You pull a card. It has a seemingly random symbol on it, along with a category — like “Shoe brand,” or “Occupation,” or “Pop Star.” Look at the top cards of the other players at the table; does your symbol match anyone else’s symbol? If so, the race is on. The first one who can name something, anything that fits the category wins that circular. It sounds uncomplicated, but it’ll leave your brain exhausted and your body sore from laughter.



In this German card game, you’re dealt a hand of assorted types of beans (some more rare than others) that you must play in the order they’re dealt. You have a limited number of fields in which to crop your beans, which you can then harvest for cash. The ruse of the game is that as brand-new cards/beans are introduced, they must be planted or harvested by someone at the table for play to resume, so an enormous part of the game is negotiating bean trades with other players to make the most of your own hand. The player with the most cash at the end of the game wins. If you enjoy haggling and negotiating (and goofy cartoon beans) this game is for you.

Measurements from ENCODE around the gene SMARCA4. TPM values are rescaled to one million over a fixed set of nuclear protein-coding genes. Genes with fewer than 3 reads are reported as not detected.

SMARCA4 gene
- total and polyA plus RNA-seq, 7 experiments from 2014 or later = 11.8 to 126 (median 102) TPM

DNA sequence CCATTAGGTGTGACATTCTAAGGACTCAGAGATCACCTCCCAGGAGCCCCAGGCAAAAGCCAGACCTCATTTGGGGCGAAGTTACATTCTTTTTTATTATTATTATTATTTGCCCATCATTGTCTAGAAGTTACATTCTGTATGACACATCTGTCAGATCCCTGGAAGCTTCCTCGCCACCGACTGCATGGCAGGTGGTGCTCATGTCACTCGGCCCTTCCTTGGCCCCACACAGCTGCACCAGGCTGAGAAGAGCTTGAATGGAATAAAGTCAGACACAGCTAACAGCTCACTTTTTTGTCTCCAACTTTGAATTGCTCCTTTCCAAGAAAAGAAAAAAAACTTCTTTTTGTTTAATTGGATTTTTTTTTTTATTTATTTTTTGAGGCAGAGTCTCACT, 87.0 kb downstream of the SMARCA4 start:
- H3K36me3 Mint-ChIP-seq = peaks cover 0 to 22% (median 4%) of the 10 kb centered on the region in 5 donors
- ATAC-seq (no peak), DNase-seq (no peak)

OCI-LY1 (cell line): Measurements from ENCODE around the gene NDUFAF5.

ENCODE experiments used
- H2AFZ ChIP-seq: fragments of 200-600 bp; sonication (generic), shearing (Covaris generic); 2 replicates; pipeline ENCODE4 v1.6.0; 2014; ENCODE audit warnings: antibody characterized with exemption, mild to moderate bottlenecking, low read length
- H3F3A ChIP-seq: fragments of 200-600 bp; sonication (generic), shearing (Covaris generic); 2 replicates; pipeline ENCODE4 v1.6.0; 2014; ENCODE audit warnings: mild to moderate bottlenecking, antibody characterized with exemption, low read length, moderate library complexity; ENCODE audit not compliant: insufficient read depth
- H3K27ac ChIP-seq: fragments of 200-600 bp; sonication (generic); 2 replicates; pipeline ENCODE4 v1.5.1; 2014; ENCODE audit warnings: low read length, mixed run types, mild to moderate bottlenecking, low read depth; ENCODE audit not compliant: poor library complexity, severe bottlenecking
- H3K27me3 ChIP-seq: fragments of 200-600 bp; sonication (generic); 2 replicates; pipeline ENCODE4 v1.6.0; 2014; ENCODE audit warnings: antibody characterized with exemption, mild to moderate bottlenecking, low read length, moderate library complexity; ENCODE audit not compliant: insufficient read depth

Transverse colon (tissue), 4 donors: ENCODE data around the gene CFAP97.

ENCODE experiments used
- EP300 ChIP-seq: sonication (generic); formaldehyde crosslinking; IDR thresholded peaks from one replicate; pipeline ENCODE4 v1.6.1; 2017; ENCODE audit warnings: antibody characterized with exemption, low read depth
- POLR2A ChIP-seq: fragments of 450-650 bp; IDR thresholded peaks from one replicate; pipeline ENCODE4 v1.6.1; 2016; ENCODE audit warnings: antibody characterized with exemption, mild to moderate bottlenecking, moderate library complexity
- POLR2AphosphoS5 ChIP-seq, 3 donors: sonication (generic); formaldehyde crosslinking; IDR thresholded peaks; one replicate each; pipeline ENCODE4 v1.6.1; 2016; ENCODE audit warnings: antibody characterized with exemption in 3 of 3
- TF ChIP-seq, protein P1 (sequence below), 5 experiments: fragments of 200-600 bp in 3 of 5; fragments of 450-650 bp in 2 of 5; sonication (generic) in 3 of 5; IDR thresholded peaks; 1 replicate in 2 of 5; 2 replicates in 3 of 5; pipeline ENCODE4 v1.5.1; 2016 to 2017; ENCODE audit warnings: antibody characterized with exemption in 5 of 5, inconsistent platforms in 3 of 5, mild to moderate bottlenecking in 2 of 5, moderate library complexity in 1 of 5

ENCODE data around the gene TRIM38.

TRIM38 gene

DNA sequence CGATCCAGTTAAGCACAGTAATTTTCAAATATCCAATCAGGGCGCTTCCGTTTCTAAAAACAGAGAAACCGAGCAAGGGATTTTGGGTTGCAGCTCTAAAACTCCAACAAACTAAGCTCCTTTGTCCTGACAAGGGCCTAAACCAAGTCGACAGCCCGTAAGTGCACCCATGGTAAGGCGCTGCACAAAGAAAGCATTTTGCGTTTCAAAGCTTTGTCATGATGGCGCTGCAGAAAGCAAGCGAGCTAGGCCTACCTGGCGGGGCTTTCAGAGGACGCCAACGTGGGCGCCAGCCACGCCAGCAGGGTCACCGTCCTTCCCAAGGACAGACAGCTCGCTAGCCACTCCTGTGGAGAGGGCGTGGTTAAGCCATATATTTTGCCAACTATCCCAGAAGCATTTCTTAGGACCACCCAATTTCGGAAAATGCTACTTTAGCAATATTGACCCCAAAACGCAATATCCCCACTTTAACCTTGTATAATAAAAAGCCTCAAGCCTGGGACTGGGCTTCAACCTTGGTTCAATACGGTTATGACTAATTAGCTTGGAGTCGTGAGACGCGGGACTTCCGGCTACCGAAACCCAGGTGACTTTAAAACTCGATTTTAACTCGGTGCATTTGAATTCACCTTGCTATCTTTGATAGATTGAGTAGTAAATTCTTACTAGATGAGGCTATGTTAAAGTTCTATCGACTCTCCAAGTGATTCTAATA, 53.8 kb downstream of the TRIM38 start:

I’ve talked about this game before on TC, but this model, in the genuine German, is one of the coolest versions. The gameplay is uncomplicated: you turn off the lights in the room and hide tiny elves behind tall trees. Then one player moves her candle through the forest, trying to capture the elves at play. Once all the elves are caught — or all the elves hide in one spot — you prevail. The best part? Fire!


Given that most games are played while drinking a bottle or two of wine, Viticulture is the drinking person’s board game. You and your family run a tiny winery in Tuscany and you have to grow your business by picking grapes, making wine and getting visitors. Another construction game with an impressive premise.


unknown Hitler